Pickled Evening Primrose Roots

Evening Primrose (Oneothera biennsis) in flower

Evening Primrose (Oneothera biennsis) in flower

If you have a garden in New England, you probably have Evening Primrose (Oneothera biennsis) volunteering itself as a weed! 

"Cultivating" a Weed

Since this plant loves recently disturbed soils, gardens are one of their primary habitats, although Evening Primrose is a plant I would say I "cultivate" only in the very loosest sense of the word!  The seeds of this plant are often in the seed bed of many soils, and every year Evening Primrose invariably shows-up in my garden.  I always let a few stay and go to seed every year, ensuring that I'll have plenty of plants to harvest the following year.  To better understand this cycle, it's important to understand that Evening Primrose is a biennial, meaning it has a 2 year life cycle.  Its first year it only presents as a simple basal rosette of lanceolate, 2-8 inch long, leaves, and it doesn't flower or set seed.  In its second year of growth, it sends up a thick, branching stalk and bears small, yellow 4-petalled flowers. Then, in the late summer and fall, it goes to seed and eventually dies, re-seeding itself for the following year- this is the basic life-cycle of biennial plants. For more specifics on I.D. if you don't know this plant, check out this description.

Left to Right: Evening Primrose Rt (Oneothera biennsis), Mullein Rt (Verbascum thapsus), Wild Carrot/Queen Anne's Lace Rt (Daucus carota)

Left to Right: Evening Primrose Rt (Oneothera biennsis), Mullein Rt (Verbascum thapsus), Wild Carrot/Queen Anne's Lace Rt (Daucus carota)

Root Medicine

Although the entire plant in flower (and its seeds as well) are a wonderful medicine in their own right, that's for a later post. (In the meantime, check-out any of Kiva Rose's writings on Evening Primrose for more on that).  But it's the roots we're talking about today! The root is sweet, moistening (mucilagenous), and slightly spicy. For best results it should be harvested from first-year plants in the fall, or in its second year in the very early spring while it is still dormant.  It may be cooked and eaten as a nutrient-rich wild food or utilized medicinally....or both! Evening Primrose is a great example of "food as medicine," since you're reaping the medicinal benefits, as well as the nutritional, when you incorporate it into your diet.  The roots are classified as anti-spasmodic, vulnerary (heals irritated tissue), and anti-inflammatory.  They have a special affinity for the respiratory system (think dry, spasming coughs), digestive system (especially for pain, cramps, inflammation, nervous digestion, and leaky gut) and also for general nervous system support.  They are tonic herb in the truest definition of the word in that they work gently on the body, have no negative side-effects, and are safe for daily use.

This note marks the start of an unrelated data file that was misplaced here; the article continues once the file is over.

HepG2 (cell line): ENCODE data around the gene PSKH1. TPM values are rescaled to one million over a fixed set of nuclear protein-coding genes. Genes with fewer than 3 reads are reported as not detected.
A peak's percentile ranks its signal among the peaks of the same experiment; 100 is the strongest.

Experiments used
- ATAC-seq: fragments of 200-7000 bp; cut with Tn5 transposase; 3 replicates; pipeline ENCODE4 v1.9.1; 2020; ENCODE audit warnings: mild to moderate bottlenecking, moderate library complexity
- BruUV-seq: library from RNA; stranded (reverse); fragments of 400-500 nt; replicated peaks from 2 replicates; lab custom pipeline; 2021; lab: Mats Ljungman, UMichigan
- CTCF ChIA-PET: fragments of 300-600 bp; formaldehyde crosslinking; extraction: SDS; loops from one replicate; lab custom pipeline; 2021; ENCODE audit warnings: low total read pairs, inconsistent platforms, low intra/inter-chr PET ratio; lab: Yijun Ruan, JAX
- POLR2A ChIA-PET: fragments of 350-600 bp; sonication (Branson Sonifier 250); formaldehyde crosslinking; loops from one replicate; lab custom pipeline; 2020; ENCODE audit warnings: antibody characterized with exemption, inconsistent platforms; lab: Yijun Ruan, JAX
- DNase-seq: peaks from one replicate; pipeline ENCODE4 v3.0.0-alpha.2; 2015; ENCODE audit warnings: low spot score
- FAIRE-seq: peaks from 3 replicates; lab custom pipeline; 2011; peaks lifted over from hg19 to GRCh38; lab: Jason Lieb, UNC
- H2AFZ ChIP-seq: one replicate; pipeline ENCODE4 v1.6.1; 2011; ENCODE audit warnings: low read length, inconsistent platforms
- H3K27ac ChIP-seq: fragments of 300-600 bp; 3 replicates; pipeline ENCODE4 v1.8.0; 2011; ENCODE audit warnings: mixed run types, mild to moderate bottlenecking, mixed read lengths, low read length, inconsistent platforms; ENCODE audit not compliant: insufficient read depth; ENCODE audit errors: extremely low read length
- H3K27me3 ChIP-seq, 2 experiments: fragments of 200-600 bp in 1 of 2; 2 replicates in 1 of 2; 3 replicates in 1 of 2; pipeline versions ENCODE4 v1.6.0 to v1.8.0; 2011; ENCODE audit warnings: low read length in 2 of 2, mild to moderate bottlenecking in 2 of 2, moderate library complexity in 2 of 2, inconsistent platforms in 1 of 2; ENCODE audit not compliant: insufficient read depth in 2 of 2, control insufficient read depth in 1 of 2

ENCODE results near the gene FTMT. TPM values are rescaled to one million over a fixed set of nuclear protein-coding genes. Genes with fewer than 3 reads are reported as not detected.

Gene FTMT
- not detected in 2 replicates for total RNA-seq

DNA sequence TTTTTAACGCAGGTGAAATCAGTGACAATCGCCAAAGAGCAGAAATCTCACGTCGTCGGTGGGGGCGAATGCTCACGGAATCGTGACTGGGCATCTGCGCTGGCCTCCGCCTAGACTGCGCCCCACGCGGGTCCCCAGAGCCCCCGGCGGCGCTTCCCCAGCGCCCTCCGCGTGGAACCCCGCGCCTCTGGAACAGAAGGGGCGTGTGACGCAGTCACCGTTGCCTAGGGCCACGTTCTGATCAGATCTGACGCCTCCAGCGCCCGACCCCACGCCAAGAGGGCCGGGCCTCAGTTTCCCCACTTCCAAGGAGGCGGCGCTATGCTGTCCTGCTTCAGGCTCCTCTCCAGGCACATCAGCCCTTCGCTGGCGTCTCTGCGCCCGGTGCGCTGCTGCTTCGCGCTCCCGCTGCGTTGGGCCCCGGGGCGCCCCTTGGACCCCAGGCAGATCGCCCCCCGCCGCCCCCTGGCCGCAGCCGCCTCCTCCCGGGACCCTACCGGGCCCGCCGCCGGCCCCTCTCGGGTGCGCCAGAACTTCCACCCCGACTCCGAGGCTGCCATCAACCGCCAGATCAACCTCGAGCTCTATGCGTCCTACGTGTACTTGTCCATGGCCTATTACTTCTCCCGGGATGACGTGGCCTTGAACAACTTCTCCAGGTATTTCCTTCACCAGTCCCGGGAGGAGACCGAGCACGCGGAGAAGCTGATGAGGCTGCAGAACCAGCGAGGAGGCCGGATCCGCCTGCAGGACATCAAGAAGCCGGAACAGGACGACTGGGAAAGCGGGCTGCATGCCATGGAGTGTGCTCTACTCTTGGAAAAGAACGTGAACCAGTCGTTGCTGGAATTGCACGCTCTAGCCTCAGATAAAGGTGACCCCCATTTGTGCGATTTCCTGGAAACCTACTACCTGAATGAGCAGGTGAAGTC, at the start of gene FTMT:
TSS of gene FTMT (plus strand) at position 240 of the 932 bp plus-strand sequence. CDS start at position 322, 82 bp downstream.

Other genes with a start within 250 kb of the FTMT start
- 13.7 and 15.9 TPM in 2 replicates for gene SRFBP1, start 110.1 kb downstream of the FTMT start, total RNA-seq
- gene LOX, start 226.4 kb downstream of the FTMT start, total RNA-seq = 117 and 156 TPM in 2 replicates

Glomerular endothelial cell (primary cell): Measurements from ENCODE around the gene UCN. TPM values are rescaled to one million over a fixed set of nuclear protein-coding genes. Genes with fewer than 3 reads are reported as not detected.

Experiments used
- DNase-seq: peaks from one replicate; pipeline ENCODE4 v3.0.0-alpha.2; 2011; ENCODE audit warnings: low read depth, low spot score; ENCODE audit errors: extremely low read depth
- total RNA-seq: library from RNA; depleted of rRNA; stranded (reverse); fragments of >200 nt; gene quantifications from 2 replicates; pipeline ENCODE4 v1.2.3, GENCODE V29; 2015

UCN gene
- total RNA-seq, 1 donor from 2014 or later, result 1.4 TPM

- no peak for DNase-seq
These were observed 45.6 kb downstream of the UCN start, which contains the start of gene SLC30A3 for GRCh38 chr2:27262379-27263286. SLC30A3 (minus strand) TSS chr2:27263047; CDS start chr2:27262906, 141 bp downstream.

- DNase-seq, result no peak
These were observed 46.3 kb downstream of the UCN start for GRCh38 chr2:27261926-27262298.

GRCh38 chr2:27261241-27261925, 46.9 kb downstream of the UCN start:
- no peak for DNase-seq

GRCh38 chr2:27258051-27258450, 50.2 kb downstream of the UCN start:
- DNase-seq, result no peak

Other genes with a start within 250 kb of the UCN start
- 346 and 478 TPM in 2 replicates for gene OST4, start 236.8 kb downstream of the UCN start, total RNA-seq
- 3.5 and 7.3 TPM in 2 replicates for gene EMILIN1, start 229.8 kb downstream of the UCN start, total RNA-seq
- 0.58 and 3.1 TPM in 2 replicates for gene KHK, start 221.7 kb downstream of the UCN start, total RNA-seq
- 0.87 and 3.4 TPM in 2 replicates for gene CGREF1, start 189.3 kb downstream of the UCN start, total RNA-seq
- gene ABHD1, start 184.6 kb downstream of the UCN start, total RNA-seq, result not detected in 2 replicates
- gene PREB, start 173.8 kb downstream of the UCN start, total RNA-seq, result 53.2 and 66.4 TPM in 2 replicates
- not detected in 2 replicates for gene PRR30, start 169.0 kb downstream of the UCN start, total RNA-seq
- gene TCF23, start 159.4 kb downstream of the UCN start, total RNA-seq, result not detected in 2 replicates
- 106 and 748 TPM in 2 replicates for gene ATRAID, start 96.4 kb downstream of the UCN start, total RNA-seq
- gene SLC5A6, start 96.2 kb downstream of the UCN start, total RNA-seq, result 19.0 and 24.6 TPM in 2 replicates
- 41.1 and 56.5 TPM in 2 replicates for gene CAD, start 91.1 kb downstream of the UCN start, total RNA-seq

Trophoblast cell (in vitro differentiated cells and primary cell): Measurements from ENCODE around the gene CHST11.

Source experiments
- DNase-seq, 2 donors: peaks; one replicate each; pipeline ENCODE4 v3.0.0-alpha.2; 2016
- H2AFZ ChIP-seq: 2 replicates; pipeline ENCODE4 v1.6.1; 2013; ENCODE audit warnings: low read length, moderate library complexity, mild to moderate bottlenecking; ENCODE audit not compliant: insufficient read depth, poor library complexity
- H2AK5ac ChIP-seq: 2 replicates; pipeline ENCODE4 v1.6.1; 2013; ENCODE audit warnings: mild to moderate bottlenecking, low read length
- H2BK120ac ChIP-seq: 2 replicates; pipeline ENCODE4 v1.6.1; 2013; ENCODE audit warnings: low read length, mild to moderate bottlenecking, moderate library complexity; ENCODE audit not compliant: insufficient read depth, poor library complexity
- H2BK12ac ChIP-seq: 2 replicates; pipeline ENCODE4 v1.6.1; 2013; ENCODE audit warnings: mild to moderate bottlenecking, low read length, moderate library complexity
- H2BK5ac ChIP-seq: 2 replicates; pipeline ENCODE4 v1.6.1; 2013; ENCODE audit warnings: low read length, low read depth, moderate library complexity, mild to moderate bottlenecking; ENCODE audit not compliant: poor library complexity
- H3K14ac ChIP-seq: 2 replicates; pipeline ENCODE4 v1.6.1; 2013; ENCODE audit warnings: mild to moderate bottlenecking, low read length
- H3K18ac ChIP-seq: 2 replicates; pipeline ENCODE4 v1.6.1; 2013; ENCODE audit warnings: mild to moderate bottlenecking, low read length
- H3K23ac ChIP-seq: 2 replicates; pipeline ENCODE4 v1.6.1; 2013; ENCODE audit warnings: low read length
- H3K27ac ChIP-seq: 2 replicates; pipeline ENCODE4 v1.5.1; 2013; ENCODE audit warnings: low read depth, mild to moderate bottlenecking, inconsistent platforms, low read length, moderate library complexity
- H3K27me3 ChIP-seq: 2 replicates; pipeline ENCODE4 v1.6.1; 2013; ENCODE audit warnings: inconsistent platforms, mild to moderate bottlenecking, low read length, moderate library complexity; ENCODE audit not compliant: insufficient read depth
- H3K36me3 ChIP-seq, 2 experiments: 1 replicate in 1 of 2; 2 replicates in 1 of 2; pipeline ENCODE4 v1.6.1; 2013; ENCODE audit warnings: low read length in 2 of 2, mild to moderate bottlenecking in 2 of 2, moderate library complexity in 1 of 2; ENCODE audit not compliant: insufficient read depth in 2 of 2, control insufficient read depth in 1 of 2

pickled evening primrose.jpg

Pickled Evening Primrose Roots💛

To make: This is a very simple recipe! Wash and roughly chop your roots. Put them in a glass jar and cover with raw apple cider vinegar. Add some Rosemary to taste (at least a tsp/cup of apple cider vinegar) and a few cloves of garlic, and even a dash of raw honey if pure vinegar is too sour a taste for you.  Let sit for at least 2 weeks, or longer.

To use: Eat the roots (and the garlic!) as is, use them as a condiment, add to stir-fries, greens- you name it! And of course you've made an infused vinegar you can use as well! Use the vinegar to make salad dressings, cook with greens and veggies, marinate meats, and so on. Since it is made with raw apple cider vinegar, it is important to realize though that you will lose the probiotic benefit if you heat it, so best to add when you're done cooking.

Be Creative: This same recipe will also work for raw burdock root, carrots, ginger, beets, radishes, and more! And be sure to mix it up and use your own favorite spices!


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